City News Roundup
Porn convention scares some city officials and more Dallas news
Panhandling is a new priority, dynamite is an option, and some of our city officials could benefit from a better understanding of the First Amendment. Here's what happened in Dallas this week:
The Dallas Police Department says that it is cracking down on panhandling, particularly in downtown Dallas. Assistant chief Gary Tittle says that the department has seen an increase in aggressive panhandling in the downtown and surrounding areas over the past few weeks.
"We are going to focus on the downtown and surrounding areas first, and expand accordingly," Tittle says. "One way we are addressing this issue is by educating citizens on other options regarding giving and receiving assistance."
The initiative is running for 16 hours a day, seven days a week. The initiative is not to stop citizens from giving per se, or stop those in need of assistance from getting help.
Removing the "Dallas wave," the whitewater feature that was installed in the Trinity in 2011, may cost more than repairing it.
The Park and Recreation Department told the Park Board that a repair could slow the flow of water through the channels, but that removing it would require damming the river upstream and downstream and rerouting the Trinity.
Board member Rodney Schlosser urged the board to close it down rapidly, and board member Jesse Moreno said he didn't want to throw good money after bad. But board member Paul Sims had the best line: "I am curious why we don’t just put a couple of sticks of dynamite down there and blow it up."
Debt or roads, pick one
Dallas officials this week debated which is cheaper: fix our crumbling roads but go into more debt, or pay off debt and postpone fixing the roads. Mayor Mike Rawlings suggested postponing a bond election scheduled for 2017 that would fix the streets, and pay down our old debt before taking on more.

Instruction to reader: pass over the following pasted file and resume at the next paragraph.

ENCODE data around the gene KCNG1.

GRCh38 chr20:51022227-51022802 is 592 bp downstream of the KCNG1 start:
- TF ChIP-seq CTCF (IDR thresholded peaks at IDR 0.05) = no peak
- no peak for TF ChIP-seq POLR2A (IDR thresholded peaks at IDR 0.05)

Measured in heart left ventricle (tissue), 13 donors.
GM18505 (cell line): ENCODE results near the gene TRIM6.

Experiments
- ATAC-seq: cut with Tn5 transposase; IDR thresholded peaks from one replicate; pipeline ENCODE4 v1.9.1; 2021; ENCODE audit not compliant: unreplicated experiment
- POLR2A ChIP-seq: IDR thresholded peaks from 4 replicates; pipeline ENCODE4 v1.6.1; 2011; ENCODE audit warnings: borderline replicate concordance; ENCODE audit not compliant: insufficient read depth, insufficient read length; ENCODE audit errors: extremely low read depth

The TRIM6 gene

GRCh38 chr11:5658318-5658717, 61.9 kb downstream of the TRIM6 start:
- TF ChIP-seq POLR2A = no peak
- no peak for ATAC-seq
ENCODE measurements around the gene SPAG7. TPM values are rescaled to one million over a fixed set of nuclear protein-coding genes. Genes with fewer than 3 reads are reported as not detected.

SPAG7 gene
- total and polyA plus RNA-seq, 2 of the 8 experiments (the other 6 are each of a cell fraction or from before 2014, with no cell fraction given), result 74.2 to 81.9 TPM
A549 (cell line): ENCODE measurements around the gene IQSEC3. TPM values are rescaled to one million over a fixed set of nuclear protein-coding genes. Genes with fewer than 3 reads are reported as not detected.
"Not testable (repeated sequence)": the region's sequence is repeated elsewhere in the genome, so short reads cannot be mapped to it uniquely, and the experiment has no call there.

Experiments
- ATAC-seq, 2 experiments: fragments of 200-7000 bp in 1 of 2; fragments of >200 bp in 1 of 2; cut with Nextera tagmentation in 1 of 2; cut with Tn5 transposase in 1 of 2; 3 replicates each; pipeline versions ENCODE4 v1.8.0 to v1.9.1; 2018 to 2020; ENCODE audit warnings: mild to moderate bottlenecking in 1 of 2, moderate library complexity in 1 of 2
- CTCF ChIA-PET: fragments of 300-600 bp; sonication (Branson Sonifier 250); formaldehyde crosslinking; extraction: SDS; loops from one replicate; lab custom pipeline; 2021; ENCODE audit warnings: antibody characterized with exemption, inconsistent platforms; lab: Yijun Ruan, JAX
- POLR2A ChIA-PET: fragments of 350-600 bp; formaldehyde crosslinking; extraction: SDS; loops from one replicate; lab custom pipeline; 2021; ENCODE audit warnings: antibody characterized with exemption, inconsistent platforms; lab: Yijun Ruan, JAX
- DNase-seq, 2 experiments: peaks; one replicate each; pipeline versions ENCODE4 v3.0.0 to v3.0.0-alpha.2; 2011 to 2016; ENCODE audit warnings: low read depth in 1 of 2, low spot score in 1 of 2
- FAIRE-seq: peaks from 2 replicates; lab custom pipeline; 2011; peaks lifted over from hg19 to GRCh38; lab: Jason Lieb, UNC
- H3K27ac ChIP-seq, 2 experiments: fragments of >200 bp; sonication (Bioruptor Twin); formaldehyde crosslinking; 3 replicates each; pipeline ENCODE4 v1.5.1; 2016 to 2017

But the streets are in such bad shape that not repairing them will probably cost more money down the road. The council ultimately agreed that deferring is probably not an option.
Prurient city officials and millionaires about to waste time and possibly our money
Mayor Mike Rawlings is not keen on the return of Exxxotica, a sex-themed event petitioning to return to the Dallas Convention Center in August. An agenda item has been added to the Dallas City Council meeting on February 10 regarding "a resolution regarding a proposed contract with Three Expo Events, LLC for a three-day expo at the Dallas Convention Center."
As city council member Scott Griggs points out, events like this are protected by the First Amendment. The convention, and the city, cannot discriminate based on the nature of the event. People like Ray Hunt mounting a battle against them is a big waste of time and potentially our taxpayer money.
"Every year or so, a federal judge reminds the Dallas City Council that the First Amendment exists and we can't ask for an exception," Griggs says. "Remember in 2013, when a federal judge ruled that Dallas' homeless feeding ordinance violates ministries' religious freedoms? Remember in 2015, when after being sued TWICE in federal court, the Dallas City Council had to pay $270,000 to make protesters' free-speech lawsuit go away?
"Will the mayor and Dallas City Council learn from the past? Or is 2016 the time to waste more taxpayer money fighting a First Amendment lawsuit in federal court?"
The homeless in downtown Dallas are being targeted by dealers of K2, aka synthetic marijuana, defined as "a mixture of industrial chemicals intended to mimic the effects of THC, the naturally occurring active compound found in marijuana."
Synthetic marijuana dealers are targeting the homeless by staking out clients near drug treatment centers, homeless shelters, and mental health clinics. The mounted unit of the Dallas Police Department Field Services posted a photo last week showing two victims whom they rescued.
Love Field parking
Dallas Love Field gets a big chunk of land west of the airport for parking. The Dallas City Council approved a lease by the airport of 2,808 acres located on the west side of the airport at 2225 and 2311 Burbank St.
Following the expiration of the Wright Amendment in October 2013, the airport has experienced increased passenger traffic and demand for additional parking space. These vacant lots will provide additional parking and space for rental cars while Garage C is completed in 2018.